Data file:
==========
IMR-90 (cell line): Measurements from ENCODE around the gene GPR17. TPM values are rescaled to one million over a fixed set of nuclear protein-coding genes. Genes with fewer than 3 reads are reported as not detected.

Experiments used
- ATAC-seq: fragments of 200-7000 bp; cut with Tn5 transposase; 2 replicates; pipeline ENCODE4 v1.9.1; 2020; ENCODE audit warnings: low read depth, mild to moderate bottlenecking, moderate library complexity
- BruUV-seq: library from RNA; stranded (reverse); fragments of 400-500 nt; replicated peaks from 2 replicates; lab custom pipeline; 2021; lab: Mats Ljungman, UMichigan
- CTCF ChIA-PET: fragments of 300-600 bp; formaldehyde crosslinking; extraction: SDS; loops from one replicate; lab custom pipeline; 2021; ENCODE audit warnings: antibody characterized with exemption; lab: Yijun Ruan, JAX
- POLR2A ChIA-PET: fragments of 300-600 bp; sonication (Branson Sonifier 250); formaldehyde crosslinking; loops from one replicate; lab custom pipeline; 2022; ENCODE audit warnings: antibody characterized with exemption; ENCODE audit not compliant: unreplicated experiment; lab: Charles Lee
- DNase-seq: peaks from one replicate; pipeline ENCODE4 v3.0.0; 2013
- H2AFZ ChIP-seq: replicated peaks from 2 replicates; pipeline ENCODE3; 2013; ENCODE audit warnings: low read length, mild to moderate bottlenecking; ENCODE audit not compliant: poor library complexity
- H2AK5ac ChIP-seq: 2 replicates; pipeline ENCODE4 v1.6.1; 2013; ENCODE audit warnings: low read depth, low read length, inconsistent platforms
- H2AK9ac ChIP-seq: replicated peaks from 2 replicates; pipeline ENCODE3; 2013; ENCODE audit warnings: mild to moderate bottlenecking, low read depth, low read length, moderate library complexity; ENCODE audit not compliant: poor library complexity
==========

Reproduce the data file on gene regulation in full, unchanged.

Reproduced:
IMR-90 (cell line): Measurements from ENCODE around the gene GPR17. TPM values are rescaled to one million over a fixed set of nuclear protein-coding genes. Genes with fewer than 3 reads are reported as not detected.

Experiments used
- ATAC-seq: fragments of 200-7000 bp; cut with Tn5 transposase; 2 replicates; pipeline ENCODE4 v1.9.1; 2020; ENCODE audit warnings: low read depth, mild to moderate bottlenecking, moderate library complexity
- BruUV-seq: library from RNA; stranded (reverse); fragments of 400-500 nt; replicated peaks from 2 replicates; lab custom pipeline; 2021; lab: Mats Ljungman, UMichigan
- CTCF ChIA-PET: fragments of 300-600 bp; formaldehyde crosslinking; extraction: SDS; loops from one replicate; lab custom pipeline; 2021; ENCODE audit warnings: antibody characterized with exemption; lab: Yijun Ruan, JAX
- POLR2A ChIA-PET: fragments of 300-600 bp; sonication (Branson Sonifier 250); formaldehyde crosslinking; loops from one replicate; lab custom pipeline; 2022; ENCODE audit warnings: antibody characterized with exemption; ENCODE audit not compliant: unreplicated experiment; lab: Charles Lee
- DNase-seq: peaks from one replicate; pipeline ENCODE4 v3.0.0; 2013
- H2AFZ ChIP-seq: replicated peaks from 2 replicates; pipeline ENCODE3; 2013; ENCODE audit warnings: low read length, mild to moderate bottlenecking; ENCODE audit not compliant: poor library complexity
- H2AK5ac ChIP-seq: 2 replicates; pipeline ENCODE4 v1.6.1; 2013; ENCODE audit warnings: low read depth, low read length, inconsistent platforms
- H2AK9ac ChIP-seq: replicated peaks from 2 replicates; pipeline ENCODE3; 2013; ENCODE audit warnings: mild to moderate bottlenecking, low read depth, low read length, moderate library complexity; ENCODE audit not compliant: poor library complexity